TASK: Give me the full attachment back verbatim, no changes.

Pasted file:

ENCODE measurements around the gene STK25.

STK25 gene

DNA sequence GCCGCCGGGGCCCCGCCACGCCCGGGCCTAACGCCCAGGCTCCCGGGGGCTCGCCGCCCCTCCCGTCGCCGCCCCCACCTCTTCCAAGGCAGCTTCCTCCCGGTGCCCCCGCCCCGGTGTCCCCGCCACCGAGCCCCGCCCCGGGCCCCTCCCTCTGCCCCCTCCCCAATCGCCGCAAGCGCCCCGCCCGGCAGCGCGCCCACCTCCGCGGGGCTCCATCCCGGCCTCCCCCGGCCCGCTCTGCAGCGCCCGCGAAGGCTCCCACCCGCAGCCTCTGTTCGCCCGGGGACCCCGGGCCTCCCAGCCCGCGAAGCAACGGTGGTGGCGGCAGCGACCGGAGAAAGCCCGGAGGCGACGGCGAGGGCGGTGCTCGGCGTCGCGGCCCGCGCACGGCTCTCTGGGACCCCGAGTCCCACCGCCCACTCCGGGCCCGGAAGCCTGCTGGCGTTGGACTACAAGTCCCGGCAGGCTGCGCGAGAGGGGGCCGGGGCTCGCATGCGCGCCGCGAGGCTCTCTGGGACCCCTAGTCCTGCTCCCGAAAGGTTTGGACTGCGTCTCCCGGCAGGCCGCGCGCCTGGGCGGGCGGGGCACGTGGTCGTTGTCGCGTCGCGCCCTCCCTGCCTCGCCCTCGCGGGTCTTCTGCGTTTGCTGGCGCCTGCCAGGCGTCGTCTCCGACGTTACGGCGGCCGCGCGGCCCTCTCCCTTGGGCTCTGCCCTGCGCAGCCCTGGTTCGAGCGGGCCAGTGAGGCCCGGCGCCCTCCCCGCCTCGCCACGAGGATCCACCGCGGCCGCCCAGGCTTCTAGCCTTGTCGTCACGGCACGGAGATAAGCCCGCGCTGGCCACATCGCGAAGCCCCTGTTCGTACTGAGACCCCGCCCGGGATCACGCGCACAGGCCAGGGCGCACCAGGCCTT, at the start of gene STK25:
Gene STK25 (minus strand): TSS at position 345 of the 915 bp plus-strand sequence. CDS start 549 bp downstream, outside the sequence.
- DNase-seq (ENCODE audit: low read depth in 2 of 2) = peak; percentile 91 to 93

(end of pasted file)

ENCODE measurements around the gene STK25.

STK25 gene

DNA sequence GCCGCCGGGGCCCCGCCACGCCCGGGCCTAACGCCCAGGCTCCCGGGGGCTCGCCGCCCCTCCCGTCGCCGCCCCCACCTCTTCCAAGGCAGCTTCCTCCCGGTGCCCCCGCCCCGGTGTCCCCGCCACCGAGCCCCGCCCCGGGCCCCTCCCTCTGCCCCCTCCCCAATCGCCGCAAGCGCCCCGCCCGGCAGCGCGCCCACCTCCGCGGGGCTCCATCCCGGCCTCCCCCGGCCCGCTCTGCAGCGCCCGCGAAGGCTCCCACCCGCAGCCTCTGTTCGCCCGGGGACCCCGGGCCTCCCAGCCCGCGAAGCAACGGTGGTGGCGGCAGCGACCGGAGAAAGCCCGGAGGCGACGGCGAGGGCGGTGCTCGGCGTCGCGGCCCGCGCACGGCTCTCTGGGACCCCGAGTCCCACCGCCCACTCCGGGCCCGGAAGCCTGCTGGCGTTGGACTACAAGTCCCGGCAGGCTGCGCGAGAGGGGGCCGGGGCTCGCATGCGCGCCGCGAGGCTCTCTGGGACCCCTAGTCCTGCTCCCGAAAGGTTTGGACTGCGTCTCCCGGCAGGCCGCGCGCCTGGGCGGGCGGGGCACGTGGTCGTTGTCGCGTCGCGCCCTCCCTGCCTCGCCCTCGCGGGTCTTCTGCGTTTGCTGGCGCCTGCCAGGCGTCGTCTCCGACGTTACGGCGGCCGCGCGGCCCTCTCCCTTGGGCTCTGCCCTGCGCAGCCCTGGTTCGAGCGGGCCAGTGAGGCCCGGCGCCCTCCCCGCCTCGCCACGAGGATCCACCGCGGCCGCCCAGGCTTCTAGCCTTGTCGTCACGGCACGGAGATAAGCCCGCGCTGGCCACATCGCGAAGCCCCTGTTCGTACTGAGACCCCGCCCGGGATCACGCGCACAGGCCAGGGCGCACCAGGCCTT, at the start of gene STK25:
Gene STK25 (minus strand): TSS at position 345 of the 915 bp plus-strand sequence. CDS start 549 bp downstream, outside the sequence.
- DNase-seq (ENCODE audit: low read depth in 2 of 2) = peak; percentile 91 to 93